The EU expects Russia to respect existing energy contracts but is prepared to meet the challenge if it fails to do so, the economic commissioner, Paolo Gentiloni, said.
Gentiloni was speaking after Russia scrapped a Saturday deadline to resume flows of an important gas supply route to Germany, deepening Europe’s difficulties in securing winter fuel.
The Russian state energy firm Gazprom extended the shutdown of gas flows through its Nord Stream 1 pipeline to Germany on Friday evening.
Gazprom said supplies would remain halted indefinitely after a leak was detected. It said the pipeline would not restart until repairs were fully implemented.
The move came hours after G7 countries agreed to impose a price cap on Russian oil in an attempt to stem the flow of funds to Vladimir Putin’s regime.
Nord Stream 1 is the single biggest pipeline for gas from Russia to Europe and has the capacity to deliver 55bn cubic metres of gas a year. Continued supplies through the pipeline are seen as crucial to prevent a deepening of the energy crisis.
Asked about the halt to the Nord Stream 1 gas pipeline, Gentiloni said: “We are not afraid of Putin’s decisions. We ask them to respect their contracts but if they don’t, we are ready to react.”
Gentiloni pointed to high gas storage levels across the EU and plans to cut energy consumption as a sign that the continent was preparing for a tough winter.
Speaking on the sidelines of the Ambrosetti Forum in northern Italy, he said measures to help consumers with rising bills should be targeted and not involve higher debt levels.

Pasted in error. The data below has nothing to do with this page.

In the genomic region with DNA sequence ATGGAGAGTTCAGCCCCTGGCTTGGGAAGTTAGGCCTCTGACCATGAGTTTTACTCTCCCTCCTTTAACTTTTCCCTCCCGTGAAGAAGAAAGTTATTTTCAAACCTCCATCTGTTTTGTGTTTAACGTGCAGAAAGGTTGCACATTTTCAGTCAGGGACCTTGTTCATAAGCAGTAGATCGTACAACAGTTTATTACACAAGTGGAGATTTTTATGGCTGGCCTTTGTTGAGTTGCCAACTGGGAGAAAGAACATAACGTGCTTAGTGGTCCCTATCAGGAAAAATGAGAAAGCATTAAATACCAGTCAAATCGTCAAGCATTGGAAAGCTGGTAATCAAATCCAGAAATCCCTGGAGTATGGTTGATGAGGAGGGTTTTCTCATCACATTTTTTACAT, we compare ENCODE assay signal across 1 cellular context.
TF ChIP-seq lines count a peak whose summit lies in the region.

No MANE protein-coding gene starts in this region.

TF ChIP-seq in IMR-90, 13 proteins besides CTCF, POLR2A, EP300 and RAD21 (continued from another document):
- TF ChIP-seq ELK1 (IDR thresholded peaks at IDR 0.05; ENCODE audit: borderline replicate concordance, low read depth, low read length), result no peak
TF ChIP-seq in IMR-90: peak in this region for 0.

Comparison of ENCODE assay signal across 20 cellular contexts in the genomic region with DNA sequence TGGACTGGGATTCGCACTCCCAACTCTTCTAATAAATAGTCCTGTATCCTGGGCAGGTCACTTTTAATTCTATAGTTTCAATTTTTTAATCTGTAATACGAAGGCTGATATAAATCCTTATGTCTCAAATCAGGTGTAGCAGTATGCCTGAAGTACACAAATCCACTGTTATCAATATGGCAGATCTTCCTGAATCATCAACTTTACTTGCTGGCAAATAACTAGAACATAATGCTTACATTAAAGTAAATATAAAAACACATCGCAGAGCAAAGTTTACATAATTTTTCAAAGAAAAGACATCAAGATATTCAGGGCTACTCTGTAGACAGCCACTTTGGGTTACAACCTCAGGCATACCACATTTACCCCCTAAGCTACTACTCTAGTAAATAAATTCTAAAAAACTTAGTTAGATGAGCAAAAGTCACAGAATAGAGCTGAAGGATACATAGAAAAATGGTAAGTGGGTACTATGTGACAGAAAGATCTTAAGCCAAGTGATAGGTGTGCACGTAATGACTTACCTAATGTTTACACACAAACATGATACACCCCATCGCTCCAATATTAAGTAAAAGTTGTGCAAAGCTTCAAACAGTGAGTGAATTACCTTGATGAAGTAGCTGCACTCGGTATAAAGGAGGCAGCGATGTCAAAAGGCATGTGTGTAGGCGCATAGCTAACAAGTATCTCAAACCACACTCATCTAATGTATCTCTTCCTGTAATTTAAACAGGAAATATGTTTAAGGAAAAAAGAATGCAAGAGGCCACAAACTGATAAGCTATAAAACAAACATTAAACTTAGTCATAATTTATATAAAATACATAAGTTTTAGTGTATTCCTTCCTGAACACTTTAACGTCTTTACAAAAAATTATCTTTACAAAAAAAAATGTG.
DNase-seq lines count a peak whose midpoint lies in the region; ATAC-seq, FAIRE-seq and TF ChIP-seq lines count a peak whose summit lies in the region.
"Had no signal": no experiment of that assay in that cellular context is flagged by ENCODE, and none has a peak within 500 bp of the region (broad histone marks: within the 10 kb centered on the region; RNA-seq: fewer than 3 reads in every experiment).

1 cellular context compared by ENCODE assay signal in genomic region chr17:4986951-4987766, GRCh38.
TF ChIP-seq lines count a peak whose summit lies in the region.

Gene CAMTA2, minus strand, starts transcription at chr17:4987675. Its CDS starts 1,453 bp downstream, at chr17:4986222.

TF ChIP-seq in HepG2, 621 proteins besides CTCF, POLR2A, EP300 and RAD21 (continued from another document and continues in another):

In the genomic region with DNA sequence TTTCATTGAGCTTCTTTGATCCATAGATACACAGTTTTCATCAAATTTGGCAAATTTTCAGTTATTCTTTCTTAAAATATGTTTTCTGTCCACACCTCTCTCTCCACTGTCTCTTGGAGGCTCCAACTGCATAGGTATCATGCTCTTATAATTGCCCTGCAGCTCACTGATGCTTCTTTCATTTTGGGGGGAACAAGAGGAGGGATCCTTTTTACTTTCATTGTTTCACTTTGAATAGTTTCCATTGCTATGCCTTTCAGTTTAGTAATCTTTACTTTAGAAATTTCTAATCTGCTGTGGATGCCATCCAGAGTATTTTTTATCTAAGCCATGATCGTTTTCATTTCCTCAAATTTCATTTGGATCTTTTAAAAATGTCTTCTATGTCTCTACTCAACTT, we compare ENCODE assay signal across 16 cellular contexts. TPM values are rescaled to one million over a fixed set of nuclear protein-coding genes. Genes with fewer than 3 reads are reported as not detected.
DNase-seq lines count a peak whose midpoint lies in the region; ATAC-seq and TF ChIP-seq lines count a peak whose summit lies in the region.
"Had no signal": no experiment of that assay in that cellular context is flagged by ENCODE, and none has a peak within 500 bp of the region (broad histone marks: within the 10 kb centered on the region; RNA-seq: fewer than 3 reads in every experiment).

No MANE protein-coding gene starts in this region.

He also said that other nations may join a price cap on Russian oil agreed by G7 finance ministers on Friday.
“We discussed how to build a broader coalition,” he said, referring to the G7 call held on Friday.
“I’m sure that countries like Australia and South Korea could be interested in joining this coalition,” noting that lower oil prices would benefit countries even if they did not formally sign up to the agreement.
Since the invasion of Ukraine, Putin’s regime has been accused of weaponising gas by reducing supplies into Europe, pushing prices higher and threatening blackouts.
Gazprom said on Saturday Siemens Energy was ready to carry out repairs on the Nord Stream 1 pipeline but there was nowhere available to carry out the work. However, Siemens denied it had been asked to do the job.
“Siemens is taking part in repair work in accordance with the current contract, detecting malfunctions … and is ready to fix the oil leaks. Only there is nowhere to do the repair,” Gazprom said in a statement on its Telegram channel on Saturday.
Siemens Energy said it had not been commissioned to carry out the work but was available, adding that the Gazprom reported leak did not normally affect the operation of a turbine and could be sealed on site.
“Irrespective of this, we have already pointed out several times that there are enough additional turbines available in the Portovaya compressor station for Nord Stream 1 to operate,” a spokesperson for the company said.